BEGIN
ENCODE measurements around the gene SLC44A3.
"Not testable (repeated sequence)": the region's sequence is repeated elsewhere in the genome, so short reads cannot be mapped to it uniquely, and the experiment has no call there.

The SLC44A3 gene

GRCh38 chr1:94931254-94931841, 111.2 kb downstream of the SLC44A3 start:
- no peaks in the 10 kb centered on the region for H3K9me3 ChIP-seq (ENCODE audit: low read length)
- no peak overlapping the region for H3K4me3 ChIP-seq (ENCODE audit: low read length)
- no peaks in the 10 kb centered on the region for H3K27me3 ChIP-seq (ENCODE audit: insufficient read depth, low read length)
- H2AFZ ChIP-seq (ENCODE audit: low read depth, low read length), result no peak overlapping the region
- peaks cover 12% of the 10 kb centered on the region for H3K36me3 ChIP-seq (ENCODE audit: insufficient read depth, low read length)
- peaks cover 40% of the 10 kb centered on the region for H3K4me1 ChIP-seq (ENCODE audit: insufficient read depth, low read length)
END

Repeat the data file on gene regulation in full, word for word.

ENCODE measurements around the gene SLC44A3.
"Not testable (repeated sequence)": the region's sequence is repeated elsewhere in the genome, so short reads cannot be mapped to it uniquely, and the experiment has no call there.

The SLC44A3 gene

GRCh38 chr1:94931254-94931841, 111.2 kb downstream of the SLC44A3 start:
- no peaks in the 10 kb centered on the region for H3K9me3 ChIP-seq (ENCODE audit: low read length)
- no peak overlapping the region for H3K4me3 ChIP-seq (ENCODE audit: low read length)
- no peaks in the 10 kb centered on the region for H3K27me3 ChIP-seq (ENCODE audit: insufficient read depth, low read length)
- H2AFZ ChIP-seq (ENCODE audit: low read depth, low read length), result no peak overlapping the region
- peaks cover 12% of the 10 kb centered on the region for H3K36me3 ChIP-seq (ENCODE audit: insufficient read depth, low read length)
- peaks cover 40% of the 10 kb centered on the region for H3K4me1 ChIP-seq (ENCODE audit: insufficient read depth, low read length)